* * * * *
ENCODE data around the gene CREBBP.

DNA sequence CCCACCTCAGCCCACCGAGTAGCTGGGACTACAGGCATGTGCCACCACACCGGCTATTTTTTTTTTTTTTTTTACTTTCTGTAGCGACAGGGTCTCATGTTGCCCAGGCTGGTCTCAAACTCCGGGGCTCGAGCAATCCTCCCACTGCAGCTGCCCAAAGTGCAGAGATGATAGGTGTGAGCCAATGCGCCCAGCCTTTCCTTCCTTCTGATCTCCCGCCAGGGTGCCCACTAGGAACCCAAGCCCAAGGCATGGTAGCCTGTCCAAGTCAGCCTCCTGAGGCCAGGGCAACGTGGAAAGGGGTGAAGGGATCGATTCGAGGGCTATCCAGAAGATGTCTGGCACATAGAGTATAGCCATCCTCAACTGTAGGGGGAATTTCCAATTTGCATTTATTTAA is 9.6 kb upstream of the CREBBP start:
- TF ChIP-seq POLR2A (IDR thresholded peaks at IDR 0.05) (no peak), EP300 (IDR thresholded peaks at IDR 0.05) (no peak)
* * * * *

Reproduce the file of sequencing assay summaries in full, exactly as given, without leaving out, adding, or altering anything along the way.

ENCODE data around the gene CREBBP.

DNA sequence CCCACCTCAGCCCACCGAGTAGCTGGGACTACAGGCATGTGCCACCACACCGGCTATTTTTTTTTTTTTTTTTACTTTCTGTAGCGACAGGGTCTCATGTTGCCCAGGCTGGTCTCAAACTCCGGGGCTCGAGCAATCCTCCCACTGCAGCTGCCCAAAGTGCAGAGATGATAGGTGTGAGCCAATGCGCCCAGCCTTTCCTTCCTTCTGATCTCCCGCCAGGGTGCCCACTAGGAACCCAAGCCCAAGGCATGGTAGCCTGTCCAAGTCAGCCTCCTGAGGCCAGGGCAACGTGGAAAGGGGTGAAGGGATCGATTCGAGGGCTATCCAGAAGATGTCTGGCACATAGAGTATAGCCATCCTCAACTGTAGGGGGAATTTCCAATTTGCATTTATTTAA is 9.6 kb upstream of the CREBBP start:
- TF ChIP-seq POLR2A (IDR thresholded peaks at IDR 0.05) (no peak), EP300 (IDR thresholded peaks at IDR 0.05) (no peak)